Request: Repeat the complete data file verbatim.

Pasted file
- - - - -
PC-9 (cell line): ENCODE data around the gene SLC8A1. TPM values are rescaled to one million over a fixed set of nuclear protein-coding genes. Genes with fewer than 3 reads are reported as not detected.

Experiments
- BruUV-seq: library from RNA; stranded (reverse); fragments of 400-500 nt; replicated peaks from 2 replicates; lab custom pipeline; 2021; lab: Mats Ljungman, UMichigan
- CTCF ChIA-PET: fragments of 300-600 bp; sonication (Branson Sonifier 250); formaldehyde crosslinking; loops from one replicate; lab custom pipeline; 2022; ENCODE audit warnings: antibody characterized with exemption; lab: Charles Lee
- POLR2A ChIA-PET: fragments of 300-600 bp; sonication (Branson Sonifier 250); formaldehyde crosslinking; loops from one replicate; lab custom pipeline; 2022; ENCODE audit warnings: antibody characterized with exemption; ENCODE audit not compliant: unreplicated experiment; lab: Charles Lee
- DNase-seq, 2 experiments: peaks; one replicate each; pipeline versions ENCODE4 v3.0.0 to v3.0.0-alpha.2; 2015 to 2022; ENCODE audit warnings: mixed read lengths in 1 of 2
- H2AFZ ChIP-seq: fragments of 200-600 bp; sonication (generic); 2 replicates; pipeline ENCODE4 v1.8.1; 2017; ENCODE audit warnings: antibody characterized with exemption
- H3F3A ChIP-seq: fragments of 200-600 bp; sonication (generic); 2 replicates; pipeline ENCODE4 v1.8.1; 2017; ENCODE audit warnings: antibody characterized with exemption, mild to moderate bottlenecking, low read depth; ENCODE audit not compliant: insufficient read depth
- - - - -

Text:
PC-9 (cell line): ENCODE data around the gene SLC8A1. TPM values are rescaled to one million over a fixed set of nuclear protein-coding genes. Genes with fewer than 3 reads are reported as not detected.

Experiments
- BruUV-seq: library from RNA; stranded (reverse); fragments of 400-500 nt; replicated peaks from 2 replicates; lab custom pipeline; 2021; lab: Mats Ljungman, UMichigan
- CTCF ChIA-PET: fragments of 300-600 bp; sonication (Branson Sonifier 250); formaldehyde crosslinking; loops from one replicate; lab custom pipeline; 2022; ENCODE audit warnings: antibody characterized with exemption; lab: Charles Lee
- POLR2A ChIA-PET: fragments of 300-600 bp; sonication (Branson Sonifier 250); formaldehyde crosslinking; loops from one replicate; lab custom pipeline; 2022; ENCODE audit warnings: antibody characterized with exemption; ENCODE audit not compliant: unreplicated experiment; lab: Charles Lee
- DNase-seq, 2 experiments: peaks; one replicate each; pipeline versions ENCODE4 v3.0.0 to v3.0.0-alpha.2; 2015 to 2022; ENCODE audit warnings: mixed read lengths in 1 of 2
- H2AFZ ChIP-seq: fragments of 200-600 bp; sonication (generic); 2 replicates; pipeline ENCODE4 v1.8.1; 2017; ENCODE audit warnings: antibody characterized with exemption
- H3F3A ChIP-seq: fragments of 200-600 bp; sonication (generic); 2 replicates; pipeline ENCODE4 v1.8.1; 2017; ENCODE audit warnings: antibody characterized with exemption, mild to moderate bottlenecking, low read depth; ENCODE audit not compliant: insufficient read depth